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State Archives of Florida
A wave of LCPRs hits G Beach at Carrabelle
The lower photo was snapped 20 seconds after the upper, yet in that time the boat in the foreground was completely emptied and its ramp raised ready to retreat.
Camp Carrabelle was later renamed to honor Colonel Gordon Johnston in January 1943.
An historical marker later placed at Carrabelle reads, "In late 1943, Carrabelle Beach and Dog Island, while they were a part of Camp Gordon Johnston, were used by the U.S. Army 4th Infantry Division to train for the Normandy Invasion on D-Day, June 6th, 1944. The Amphibious Training Center had been officially closed, but it was reopened and staffed for the purpose of training for this important mission. Although the troops had trained for over three years, the amphibious training conducted on this site was the last step before shipping out to England for the invasion. On D-Day, the first amphibian infantry assault teams to arrive on French soil were from the 4th Infantry Division at Utah Beach. On June 6, 2000, the Camp Gordon Johnston Association extracted a small amount of soil from this site and delivered it to the National 4th Infantry Division Association to be placed in the Association's monument in Arlington, VA. The U.S. Department of Defense's World War II Commemoration Committee in 1995 named the Camp Gordon Johnston Association an official 'Commemorative Community.'"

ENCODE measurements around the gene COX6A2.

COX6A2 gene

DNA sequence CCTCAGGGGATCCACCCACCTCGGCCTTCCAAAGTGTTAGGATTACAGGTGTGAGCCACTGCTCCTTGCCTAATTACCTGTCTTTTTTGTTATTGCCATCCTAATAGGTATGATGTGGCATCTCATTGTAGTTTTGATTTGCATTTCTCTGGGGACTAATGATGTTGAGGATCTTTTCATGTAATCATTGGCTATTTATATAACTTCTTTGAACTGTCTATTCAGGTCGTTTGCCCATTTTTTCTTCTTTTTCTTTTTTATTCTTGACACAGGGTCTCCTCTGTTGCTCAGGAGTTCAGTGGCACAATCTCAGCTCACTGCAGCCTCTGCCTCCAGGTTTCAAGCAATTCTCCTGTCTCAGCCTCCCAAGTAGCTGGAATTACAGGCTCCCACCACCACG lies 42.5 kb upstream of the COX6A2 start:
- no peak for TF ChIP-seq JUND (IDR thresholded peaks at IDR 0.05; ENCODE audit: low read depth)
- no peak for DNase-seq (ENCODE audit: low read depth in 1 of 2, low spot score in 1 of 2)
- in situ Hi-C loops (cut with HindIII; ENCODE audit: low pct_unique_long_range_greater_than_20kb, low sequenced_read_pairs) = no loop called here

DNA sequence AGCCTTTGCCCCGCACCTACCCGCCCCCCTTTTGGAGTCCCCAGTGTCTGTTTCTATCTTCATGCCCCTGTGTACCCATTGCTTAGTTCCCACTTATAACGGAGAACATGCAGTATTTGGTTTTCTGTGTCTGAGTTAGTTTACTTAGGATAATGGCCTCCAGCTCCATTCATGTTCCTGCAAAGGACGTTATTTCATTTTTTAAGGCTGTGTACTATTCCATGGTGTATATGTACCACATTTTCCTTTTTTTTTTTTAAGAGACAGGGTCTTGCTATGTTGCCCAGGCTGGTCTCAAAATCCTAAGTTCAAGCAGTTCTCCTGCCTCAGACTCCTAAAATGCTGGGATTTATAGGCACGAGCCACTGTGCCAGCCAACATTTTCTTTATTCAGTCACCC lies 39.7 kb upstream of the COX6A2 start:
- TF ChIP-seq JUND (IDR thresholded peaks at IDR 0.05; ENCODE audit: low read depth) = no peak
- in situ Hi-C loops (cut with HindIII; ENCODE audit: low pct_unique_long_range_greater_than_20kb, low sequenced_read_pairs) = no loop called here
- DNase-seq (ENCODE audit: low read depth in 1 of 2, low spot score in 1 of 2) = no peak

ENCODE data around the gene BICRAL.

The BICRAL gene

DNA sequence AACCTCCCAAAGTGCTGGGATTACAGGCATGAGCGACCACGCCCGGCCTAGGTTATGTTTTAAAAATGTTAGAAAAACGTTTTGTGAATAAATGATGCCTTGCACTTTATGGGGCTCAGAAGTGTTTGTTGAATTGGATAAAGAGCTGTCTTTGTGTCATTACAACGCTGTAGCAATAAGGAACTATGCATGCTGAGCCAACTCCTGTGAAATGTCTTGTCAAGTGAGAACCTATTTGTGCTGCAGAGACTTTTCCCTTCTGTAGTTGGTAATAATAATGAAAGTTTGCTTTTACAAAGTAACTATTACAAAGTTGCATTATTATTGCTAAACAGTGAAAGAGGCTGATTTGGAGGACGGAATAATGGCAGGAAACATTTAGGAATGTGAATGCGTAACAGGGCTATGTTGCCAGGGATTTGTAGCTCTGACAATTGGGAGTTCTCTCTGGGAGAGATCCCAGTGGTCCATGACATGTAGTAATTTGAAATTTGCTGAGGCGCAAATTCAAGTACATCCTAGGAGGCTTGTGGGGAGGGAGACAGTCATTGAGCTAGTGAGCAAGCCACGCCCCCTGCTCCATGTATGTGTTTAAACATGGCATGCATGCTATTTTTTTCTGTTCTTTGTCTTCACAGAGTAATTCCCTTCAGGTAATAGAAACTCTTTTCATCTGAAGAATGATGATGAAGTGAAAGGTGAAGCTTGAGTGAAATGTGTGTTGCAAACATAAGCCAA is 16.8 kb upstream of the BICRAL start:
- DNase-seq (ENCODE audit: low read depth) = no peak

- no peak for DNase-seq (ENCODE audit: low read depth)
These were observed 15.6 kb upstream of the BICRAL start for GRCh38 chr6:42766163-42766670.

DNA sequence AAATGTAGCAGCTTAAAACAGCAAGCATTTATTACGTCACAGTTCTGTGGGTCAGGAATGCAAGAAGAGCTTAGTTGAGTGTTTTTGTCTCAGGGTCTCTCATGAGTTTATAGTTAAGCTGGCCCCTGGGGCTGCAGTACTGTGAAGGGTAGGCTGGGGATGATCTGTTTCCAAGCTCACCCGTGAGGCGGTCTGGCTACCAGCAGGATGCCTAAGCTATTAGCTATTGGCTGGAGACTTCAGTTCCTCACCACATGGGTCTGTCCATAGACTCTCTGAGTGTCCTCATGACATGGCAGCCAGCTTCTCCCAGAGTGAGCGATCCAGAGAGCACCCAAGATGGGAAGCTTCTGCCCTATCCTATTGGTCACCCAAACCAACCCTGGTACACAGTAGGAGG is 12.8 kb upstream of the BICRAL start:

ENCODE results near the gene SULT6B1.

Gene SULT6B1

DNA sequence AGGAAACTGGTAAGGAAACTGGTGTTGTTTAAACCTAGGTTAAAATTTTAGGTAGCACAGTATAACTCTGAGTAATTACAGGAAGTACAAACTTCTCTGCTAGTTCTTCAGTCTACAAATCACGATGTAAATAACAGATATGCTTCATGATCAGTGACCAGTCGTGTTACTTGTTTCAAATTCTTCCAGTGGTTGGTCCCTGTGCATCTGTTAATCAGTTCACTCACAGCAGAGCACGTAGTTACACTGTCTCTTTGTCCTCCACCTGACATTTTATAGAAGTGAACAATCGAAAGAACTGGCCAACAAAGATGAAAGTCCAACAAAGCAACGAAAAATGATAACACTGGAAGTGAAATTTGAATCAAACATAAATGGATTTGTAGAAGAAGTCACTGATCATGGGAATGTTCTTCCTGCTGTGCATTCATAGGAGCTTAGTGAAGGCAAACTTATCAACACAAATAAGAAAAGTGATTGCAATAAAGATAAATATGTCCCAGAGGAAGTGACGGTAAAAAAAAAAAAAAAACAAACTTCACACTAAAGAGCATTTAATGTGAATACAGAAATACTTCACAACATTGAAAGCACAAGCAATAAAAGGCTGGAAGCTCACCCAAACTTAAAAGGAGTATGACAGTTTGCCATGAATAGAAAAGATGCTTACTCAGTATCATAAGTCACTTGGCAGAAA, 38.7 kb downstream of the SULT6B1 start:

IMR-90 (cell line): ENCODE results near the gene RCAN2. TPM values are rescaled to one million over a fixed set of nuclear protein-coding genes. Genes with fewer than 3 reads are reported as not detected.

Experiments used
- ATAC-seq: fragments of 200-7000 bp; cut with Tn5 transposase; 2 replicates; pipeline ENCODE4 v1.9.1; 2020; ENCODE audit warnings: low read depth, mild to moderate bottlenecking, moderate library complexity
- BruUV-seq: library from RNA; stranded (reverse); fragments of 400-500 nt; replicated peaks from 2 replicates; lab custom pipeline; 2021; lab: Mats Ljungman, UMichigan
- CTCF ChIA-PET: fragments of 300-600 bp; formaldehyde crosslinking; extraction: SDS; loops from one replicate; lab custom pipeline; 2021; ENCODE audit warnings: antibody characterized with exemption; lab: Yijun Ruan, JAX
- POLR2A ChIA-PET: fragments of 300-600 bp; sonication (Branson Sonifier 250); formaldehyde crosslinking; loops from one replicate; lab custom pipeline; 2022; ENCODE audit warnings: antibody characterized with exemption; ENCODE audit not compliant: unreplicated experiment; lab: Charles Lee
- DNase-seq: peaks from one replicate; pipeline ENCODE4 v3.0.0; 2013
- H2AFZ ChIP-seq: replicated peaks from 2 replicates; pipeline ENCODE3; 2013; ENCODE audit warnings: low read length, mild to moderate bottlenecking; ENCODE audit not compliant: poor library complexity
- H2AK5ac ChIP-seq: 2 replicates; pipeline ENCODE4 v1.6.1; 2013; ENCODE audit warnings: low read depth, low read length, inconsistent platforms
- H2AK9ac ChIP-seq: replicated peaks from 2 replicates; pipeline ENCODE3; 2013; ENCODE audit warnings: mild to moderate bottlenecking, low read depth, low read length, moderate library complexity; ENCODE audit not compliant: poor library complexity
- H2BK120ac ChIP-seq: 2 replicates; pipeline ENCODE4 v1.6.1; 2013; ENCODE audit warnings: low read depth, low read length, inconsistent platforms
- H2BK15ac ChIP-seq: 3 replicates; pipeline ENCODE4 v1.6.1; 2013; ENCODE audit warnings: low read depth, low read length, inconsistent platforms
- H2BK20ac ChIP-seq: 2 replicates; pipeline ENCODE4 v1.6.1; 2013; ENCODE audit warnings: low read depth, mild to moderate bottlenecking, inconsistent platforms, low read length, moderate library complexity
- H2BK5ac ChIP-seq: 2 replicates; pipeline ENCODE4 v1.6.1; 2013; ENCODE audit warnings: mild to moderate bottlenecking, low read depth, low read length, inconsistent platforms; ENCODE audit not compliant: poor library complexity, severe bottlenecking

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A wave of LCPRs hits G Beach at Carrabelle. 1942. State Archives of Florida, Florida Memory. <https://www.floridamemory.com/items/show/152792>, accessed 28 September 2021.
A wave of LCPRs hits G Beach at Carrabelle. 1942. State Archives of Florida, Florida Memory. Accessed 28 Sep. 2021.<https://www.floridamemory.com/items/show/152792>.